Apple, Google and Microsoft have all had device-tracking features in their mobile operating systems as early as 2010 with OS X following in 2011. With the increasing focus on a unifying presence for Windows and the emergence of devices like ultrabooks and convertible laptops, it was only a matter of time before Microsoft unveiled a similar feature for its own OS. The November update (Threshold 2) for Windows 10 has added “Find My Device”, a feature that does exactly what it says. Since it is off by default, however, you may want to know how to enable it and what you can do with it.
Enable Find My Device
Many of you will stumble on Find My Device by accident as the feature has its very own place in the secur9ity settings of Windows.
1. Open the Settings app in Windows 10.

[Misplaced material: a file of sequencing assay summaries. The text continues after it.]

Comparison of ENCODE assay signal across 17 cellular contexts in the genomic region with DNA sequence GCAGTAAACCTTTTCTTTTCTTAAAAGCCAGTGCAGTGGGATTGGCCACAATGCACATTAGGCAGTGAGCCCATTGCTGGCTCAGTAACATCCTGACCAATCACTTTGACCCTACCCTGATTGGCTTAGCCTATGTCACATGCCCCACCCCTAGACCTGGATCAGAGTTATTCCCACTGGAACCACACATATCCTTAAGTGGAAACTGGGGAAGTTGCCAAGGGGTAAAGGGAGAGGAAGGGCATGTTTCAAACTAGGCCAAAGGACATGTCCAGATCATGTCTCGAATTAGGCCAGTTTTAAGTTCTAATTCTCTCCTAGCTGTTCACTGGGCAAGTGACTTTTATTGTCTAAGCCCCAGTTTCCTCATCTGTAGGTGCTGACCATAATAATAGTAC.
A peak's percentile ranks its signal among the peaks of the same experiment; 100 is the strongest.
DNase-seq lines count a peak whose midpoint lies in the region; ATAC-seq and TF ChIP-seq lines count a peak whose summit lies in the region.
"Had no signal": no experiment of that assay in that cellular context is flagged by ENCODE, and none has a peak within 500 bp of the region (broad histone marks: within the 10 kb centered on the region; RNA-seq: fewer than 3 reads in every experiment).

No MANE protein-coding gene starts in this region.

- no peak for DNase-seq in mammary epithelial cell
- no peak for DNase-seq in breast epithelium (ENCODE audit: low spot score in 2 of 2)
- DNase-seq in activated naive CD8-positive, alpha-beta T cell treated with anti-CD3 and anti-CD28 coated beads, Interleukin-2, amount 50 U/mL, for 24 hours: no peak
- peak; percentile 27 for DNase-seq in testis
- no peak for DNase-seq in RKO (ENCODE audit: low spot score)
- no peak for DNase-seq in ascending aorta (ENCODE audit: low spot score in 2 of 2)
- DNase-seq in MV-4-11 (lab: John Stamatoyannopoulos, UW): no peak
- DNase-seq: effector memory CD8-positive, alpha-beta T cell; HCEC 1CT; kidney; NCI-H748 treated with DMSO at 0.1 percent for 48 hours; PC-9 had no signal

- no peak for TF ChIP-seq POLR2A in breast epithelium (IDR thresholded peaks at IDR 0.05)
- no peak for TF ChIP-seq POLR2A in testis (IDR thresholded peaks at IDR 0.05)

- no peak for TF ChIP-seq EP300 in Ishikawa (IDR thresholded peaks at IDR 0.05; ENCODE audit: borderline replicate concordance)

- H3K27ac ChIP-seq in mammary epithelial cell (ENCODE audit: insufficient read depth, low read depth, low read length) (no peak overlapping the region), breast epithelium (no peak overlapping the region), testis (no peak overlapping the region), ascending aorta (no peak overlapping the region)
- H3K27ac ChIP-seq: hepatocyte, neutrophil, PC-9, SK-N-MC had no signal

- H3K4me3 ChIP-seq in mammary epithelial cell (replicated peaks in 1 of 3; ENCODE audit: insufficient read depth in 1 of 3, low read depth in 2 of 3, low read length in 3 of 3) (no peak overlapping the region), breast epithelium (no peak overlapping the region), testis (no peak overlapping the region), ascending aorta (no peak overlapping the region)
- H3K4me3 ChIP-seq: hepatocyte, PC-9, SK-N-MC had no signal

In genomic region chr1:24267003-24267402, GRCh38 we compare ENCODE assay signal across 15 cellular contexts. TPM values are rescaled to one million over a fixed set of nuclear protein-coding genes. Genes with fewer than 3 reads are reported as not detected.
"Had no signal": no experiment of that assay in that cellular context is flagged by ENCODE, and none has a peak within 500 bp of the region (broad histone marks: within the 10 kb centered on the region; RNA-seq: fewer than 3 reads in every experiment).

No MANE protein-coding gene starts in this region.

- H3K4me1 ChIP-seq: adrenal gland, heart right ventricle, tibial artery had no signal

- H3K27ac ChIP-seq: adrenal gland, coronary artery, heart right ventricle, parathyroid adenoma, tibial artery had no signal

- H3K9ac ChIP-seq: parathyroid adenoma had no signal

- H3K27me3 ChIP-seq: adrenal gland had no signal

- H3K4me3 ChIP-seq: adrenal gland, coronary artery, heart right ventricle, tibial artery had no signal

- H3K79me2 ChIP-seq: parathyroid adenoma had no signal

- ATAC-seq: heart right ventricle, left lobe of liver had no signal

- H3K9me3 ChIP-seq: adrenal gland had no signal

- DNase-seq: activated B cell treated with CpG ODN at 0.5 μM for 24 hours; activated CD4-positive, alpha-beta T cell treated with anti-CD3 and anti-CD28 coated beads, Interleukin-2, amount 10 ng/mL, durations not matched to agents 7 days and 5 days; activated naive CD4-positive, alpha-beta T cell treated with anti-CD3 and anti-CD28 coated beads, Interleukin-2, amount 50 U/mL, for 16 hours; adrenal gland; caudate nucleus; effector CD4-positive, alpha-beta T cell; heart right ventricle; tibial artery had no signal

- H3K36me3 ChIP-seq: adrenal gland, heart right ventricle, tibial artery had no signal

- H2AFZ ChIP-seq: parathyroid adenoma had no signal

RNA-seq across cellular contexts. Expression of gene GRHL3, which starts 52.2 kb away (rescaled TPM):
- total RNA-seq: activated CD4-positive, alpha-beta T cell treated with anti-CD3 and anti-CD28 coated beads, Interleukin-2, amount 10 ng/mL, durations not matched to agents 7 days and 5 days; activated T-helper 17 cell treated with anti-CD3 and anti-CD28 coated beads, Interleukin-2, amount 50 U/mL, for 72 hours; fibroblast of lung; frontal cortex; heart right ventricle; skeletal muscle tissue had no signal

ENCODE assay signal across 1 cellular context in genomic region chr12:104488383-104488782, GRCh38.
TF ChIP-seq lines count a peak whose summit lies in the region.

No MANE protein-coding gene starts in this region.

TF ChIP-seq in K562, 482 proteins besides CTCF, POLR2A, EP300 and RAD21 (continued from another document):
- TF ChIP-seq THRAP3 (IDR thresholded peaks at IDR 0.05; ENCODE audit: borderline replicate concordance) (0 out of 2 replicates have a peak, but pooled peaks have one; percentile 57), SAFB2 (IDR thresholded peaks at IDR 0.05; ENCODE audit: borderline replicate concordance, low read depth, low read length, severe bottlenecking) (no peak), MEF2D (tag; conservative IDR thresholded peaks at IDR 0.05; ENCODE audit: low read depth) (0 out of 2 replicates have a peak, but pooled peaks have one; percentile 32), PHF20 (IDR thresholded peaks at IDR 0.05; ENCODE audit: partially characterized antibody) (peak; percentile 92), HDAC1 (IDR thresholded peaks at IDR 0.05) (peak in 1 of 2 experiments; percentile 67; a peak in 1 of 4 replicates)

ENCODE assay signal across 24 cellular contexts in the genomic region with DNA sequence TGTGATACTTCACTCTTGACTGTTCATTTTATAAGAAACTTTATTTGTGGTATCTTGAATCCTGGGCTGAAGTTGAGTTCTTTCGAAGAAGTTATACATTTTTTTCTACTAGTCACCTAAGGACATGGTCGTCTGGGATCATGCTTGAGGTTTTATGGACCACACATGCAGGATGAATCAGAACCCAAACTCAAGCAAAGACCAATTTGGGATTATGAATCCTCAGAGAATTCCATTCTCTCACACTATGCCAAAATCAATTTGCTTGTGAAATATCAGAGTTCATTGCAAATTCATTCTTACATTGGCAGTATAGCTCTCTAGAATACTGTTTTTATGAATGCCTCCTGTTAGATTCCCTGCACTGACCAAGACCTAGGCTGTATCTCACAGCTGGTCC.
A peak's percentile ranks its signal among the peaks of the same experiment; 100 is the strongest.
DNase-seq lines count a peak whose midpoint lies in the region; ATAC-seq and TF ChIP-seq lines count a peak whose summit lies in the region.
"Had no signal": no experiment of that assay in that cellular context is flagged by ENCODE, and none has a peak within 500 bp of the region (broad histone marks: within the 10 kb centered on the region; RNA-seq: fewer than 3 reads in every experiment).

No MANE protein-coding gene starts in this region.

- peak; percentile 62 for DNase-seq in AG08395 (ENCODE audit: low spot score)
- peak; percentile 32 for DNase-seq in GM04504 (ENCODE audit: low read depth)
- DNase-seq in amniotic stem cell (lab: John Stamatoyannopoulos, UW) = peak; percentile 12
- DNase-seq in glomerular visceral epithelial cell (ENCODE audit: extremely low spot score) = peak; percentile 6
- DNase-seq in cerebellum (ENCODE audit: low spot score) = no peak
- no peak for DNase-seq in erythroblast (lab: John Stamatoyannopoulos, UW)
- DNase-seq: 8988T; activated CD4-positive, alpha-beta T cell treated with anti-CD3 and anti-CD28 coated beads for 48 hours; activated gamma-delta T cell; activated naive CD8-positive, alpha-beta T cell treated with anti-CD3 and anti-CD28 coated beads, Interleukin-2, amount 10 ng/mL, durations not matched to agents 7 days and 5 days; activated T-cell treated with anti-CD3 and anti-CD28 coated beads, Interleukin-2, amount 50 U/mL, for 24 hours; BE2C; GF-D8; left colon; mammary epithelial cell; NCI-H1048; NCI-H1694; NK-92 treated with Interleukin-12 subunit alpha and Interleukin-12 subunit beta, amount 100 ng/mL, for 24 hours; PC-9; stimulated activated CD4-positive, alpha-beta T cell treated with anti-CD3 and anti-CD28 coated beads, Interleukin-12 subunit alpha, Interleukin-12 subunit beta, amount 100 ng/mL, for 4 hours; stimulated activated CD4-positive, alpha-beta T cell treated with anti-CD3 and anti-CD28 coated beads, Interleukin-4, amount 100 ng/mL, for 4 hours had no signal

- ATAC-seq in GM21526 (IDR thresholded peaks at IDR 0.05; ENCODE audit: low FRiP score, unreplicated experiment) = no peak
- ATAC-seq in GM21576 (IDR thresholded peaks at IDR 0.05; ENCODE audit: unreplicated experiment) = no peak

2. Go to Update & security > Find My Device.
3. The panel on the right side should say that “Find My Device is off”. To amend that, click on the Change button and turn the “Save my device’s location periodically” toggle on.
Using Find My Device
Now that you have enabled the feature, your PC will automatically save your last known location periodically for as long as you are connected to the Internet. Your last saved location can be found in the “Your Devices” section of your Microsoft account along with additional options for the feature. You will need to log in that page if you are not already signed in so make sure you have your Microsoft Account credentials ready.
Right under your last saved location, there is a link that reads “Find my device”. Clicking on that will open a Bing map which will show approximately where your device is located. Accuracy will vary but it has been quite consistent for me thus far. If you are not happy with what is going on here, you can always disable the feature from your Windows PC or click on the “Remove laptop” link to remove your Windows device completely.